Breaking one world record can take a lifetime of dedication and hard work.
Holding two world records is a distant dream for most athletes.
For sixteen-year-old Tristan Rice, that dream has become a reality.
After spending just five months training and working out, Rice took his talents to Las Vegas, Nevada, to take his shot at powerlifting glory in the International Powerlifting League Drug Tested World Championship.
The young athlete’s short but fruitful powerlifting career began through success in other sports. Rice, a dual-sport athlete, took a break from football and track and field to face a new challenge and to accomplish something he had never done before.
“I started powerlifting during football and shot put,” Rice said. “There was always something I enjoyed about it.”
From the beginning, Rice found a knack for lifting heavier weights, and it did not take long for him to set his sights a little higher.
“I looked up the records and saw what they were, and I thought that I should give that a try,” Rice said. “I figured if I could be the first to set those records at my age and my weight, then that’s something I wanted to do.”
Rice slotted into the 16-17 year-old, 275 pound weight class, smashing the existing deadlift record with his 540.1 pound lift. Rice beat the previous record by nearly 35 pounds, but still believes he has room for improvement.
“I’ve done more in training,” Rice said. “I went for 567 pounds, but I couldn’t pull it. I broke out with a nosebleed.”
The climate of Las Vegas posed a new challenge for Rice, pushing him to compete despite a series of nosebleeds from the stresses of lifting, plaguing Rice’s ability to recreate his heaviest lifts in practice. “I got it to my knees and my nose let loose,” he said. “I kept pulling and lost my balance and fell.”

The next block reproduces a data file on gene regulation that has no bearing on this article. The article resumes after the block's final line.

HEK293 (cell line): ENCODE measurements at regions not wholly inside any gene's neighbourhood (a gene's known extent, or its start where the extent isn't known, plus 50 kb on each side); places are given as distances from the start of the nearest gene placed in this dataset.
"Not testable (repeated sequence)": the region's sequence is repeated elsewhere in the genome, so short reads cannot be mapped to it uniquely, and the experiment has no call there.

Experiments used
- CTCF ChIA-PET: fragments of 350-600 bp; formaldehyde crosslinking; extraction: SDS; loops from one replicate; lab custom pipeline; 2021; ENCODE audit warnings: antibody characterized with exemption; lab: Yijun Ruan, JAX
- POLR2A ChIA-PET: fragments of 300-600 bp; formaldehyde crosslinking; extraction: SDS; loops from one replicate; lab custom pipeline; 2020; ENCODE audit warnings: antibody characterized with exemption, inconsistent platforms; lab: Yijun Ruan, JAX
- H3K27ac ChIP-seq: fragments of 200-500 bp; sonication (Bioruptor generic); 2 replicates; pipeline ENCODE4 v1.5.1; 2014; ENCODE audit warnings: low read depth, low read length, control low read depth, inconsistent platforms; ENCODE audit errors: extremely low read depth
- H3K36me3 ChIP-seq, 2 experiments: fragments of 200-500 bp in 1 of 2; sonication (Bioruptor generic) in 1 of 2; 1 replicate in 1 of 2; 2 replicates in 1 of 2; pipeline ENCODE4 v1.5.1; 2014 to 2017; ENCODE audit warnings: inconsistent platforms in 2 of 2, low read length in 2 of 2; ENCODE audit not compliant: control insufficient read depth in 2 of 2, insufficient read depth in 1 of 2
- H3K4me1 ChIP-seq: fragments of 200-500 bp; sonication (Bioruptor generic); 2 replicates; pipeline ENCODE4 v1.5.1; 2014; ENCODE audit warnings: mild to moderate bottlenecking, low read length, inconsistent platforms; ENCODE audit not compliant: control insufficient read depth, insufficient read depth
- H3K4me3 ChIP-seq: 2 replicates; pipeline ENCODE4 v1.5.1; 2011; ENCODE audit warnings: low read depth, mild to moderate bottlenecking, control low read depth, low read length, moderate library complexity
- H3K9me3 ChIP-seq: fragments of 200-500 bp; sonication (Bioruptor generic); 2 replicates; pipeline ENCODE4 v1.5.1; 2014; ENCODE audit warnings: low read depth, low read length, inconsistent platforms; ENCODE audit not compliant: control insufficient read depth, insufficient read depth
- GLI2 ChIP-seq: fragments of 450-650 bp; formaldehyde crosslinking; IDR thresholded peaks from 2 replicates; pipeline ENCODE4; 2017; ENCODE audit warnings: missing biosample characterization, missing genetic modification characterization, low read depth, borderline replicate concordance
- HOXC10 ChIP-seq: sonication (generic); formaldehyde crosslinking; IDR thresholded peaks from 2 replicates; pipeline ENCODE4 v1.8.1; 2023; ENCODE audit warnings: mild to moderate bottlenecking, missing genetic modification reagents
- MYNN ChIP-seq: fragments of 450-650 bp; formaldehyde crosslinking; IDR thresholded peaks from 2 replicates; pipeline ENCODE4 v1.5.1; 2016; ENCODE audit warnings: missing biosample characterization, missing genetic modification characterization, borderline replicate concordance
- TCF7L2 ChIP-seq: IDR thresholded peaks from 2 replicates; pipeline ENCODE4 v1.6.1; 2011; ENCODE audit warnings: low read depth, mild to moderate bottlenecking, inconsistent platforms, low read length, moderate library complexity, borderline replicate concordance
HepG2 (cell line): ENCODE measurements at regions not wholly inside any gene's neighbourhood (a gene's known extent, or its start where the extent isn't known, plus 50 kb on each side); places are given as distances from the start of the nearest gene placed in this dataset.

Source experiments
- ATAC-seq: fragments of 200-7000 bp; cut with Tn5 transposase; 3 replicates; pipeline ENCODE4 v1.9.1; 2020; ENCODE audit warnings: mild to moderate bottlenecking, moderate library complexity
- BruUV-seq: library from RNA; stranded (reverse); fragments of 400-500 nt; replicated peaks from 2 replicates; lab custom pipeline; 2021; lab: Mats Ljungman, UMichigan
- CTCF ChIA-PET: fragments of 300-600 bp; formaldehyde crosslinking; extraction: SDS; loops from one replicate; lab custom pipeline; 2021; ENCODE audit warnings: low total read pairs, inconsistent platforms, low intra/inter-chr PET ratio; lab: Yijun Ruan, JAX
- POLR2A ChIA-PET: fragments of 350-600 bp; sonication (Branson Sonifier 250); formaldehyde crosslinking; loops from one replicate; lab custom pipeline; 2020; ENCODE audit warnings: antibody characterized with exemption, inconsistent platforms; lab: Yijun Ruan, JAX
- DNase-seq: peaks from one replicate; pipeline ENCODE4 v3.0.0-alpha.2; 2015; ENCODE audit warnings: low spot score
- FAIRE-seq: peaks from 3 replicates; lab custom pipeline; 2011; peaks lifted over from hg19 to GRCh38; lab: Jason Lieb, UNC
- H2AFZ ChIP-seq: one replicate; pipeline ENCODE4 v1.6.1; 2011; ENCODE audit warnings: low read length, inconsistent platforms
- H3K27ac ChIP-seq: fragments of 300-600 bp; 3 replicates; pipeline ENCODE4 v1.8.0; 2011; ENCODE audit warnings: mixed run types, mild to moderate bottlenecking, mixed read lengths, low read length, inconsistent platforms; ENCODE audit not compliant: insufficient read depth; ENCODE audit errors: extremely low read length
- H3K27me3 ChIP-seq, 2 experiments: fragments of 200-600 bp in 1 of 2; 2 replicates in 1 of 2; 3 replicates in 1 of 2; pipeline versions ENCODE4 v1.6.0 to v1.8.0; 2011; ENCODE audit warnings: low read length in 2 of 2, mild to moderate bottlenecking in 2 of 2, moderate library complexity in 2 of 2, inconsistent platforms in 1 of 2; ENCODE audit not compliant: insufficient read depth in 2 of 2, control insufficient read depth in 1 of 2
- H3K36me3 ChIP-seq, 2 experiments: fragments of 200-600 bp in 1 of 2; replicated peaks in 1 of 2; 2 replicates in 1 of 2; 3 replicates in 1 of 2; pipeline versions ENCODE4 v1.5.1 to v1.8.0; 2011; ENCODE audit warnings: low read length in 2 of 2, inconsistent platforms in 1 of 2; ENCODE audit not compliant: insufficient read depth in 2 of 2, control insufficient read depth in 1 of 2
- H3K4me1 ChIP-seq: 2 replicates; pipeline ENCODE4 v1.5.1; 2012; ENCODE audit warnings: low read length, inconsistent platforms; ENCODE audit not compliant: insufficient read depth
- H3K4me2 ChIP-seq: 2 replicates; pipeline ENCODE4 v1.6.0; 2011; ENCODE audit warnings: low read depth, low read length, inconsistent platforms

Across the three events Rice competed in, he set three Maryland state records, three national records in the United States Powerlifting Association 16-17 year-old division for his weight, and two world records in his class for the deadlift and squat.
Perhaps Rice’s most impressive event of the day was in squats, where he lifted 567.7 pounds to secure his second world record, among other accolades. Rice was one of just two athletes to even qualify for the championships in his age and weight class.
Rice’s final national record was a cumulative one, totaling 1,355.8 pounds across the three main events: bench press, deadlift and squat. While 1,355 pounds sounds like a nearly unbeatable record for a sixteen-year-old, Rice plans for much greater numbers.
“My next meet is April 27,” Rice said. “I want to drop weight classes and be the youngest person at the lightest weight ever to total 1,500 across squat, bench, and deadlift.”
Now, just six months into the powerlifting scene, Rice has his own training regimen and his own goals to reach. Limits have yet to stop Rice so far, and world records may only be the beginning.
Rice lifts 540.1 pounds to secure first place at the Powerlifting League World Championship.